Thing is, if Bialy and Loeb are right and Oumuamua is a solar sail, then there are some interesting speculations we could make from that.
1. The odds of such an artifact randomly encountering our sun is pretty low, so either there are lots of alien cultures launching starships or it was deliberately aimed at us. If the latter, it was probably launched hundreds or even thousands of years ago, so probably not because they expected to find intelligent life.
2. Oumuamua was tumbling and it's acceleration after it rounded the sun was too high for something with much mass, so either it was a Starwisp probe or it was a loose solar sail, detached from the rest of the starship. https://en.wikipedia.org/wiki/Starwisp
3. If it was a detached sail from a probe launched intentionally to our solar system, then things get REALLY interesting! Why? Well, where's the rest of it?
Let me explain–the late, great Robert L. Forward didn't just come with with the idea of Starwisps…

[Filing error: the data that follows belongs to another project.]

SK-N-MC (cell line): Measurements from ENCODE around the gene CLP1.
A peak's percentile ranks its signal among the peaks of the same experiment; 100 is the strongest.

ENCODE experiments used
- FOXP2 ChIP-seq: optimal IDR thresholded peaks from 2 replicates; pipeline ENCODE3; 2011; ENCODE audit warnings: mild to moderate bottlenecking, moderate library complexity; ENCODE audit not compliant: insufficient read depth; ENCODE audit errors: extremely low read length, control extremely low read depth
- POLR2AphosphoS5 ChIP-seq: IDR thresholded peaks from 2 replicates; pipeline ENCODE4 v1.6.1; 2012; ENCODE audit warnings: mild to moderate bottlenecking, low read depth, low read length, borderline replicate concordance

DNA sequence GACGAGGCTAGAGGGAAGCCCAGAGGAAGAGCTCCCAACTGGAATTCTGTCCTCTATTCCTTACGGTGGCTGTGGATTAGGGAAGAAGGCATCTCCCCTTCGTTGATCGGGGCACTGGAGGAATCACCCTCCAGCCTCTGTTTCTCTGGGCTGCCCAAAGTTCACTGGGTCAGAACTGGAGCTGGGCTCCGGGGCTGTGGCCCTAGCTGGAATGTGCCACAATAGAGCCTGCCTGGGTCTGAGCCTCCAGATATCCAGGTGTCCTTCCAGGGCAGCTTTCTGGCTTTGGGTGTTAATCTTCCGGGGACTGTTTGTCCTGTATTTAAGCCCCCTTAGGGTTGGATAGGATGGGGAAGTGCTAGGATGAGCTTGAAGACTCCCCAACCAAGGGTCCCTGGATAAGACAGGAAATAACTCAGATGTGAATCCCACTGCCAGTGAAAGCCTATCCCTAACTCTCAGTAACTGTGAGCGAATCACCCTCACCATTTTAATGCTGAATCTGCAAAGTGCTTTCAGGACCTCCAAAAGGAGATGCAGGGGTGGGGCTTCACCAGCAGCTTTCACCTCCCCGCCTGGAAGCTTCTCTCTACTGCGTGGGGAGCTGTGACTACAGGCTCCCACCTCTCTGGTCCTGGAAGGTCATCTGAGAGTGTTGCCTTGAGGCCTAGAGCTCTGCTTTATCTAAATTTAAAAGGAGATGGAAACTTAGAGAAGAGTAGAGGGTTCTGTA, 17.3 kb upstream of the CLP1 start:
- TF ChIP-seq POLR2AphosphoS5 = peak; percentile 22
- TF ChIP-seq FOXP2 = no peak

Actually Forward (who was both a physicist and a Hard SF writer) played around with a LOT of solar sail designs and one of them featured a sail which detached from the main craft. Basically it had two sails, one of which was detached and used to reflect light from a giant laser back on the rest of the craft to decelerate it. https://en.wikipedia.org/wiki/Solar_sail#Interstellar_flight
If that is the case with Oumuamua, then in a decade or so we will be getting a new visitor moving along the same path, but considerably slower.
And that brings us to (4).
4. If Oumuamua is an interstellar probe (or part of one) it's most likely not the only one and our best bet is to focus optical and radio telescopes back along the path it came on, looking for anomalies. We should do it even if we don't believe Oumuamua is of alien origin, simply because there's a non-zero chance we'll find something.
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